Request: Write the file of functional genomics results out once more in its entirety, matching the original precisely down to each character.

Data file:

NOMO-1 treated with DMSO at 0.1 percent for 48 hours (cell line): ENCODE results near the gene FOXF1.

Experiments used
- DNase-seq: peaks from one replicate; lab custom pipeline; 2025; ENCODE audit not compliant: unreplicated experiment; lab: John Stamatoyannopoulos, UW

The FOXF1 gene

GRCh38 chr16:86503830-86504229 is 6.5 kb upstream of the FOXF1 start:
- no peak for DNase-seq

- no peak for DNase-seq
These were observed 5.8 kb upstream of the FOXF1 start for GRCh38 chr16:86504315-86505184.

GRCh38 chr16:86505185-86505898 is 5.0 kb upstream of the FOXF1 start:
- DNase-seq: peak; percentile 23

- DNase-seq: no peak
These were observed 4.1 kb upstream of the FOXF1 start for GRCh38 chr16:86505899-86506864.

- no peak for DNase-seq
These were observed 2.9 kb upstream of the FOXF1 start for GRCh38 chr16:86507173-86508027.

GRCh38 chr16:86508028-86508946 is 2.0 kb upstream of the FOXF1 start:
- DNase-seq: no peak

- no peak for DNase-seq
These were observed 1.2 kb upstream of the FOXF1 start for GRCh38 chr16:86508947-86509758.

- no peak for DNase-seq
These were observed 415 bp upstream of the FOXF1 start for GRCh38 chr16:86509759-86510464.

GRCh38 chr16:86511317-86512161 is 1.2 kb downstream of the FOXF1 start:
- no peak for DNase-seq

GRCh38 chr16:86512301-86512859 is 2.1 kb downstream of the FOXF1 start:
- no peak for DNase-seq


NOMO-1 treated with DMSO at 0.1 percent for 48 hours (cell line): ENCODE results near the gene FOXF1.

Experiments used
- DNase-seq: peaks from one replicate; lab custom pipeline; 2025; ENCODE audit not compliant: unreplicated experiment; lab: John Stamatoyannopoulos, UW

The FOXF1 gene

GRCh38 chr16:86503830-86504229 is 6.5 kb upstream of the FOXF1 start:
- no peak for DNase-seq

- no peak for DNase-seq
These were observed 5.8 kb upstream of the FOXF1 start for GRCh38 chr16:86504315-86505184.

GRCh38 chr16:86505185-86505898 is 5.0 kb upstream of the FOXF1 start:
- DNase-seq: peak; percentile 23

- DNase-seq: no peak
These were observed 4.1 kb upstream of the FOXF1 start for GRCh38 chr16:86505899-86506864.

- no peak for DNase-seq
These were observed 2.9 kb upstream of the FOXF1 start for GRCh38 chr16:86507173-86508027.

GRCh38 chr16:86508028-86508946 is 2.0 kb upstream of the FOXF1 start:
- DNase-seq: no peak

- no peak for DNase-seq
These were observed 1.2 kb upstream of the FOXF1 start for GRCh38 chr16:86508947-86509758.

- no peak for DNase-seq
These were observed 415 bp upstream of the FOXF1 start for GRCh38 chr16:86509759-86510464.

GRCh38 chr16:86511317-86512161 is 1.2 kb downstream of the FOXF1 start:
- no peak for DNase-seq

GRCh38 chr16:86512301-86512859 is 2.1 kb downstream of the FOXF1 start:
- no peak for DNase-seq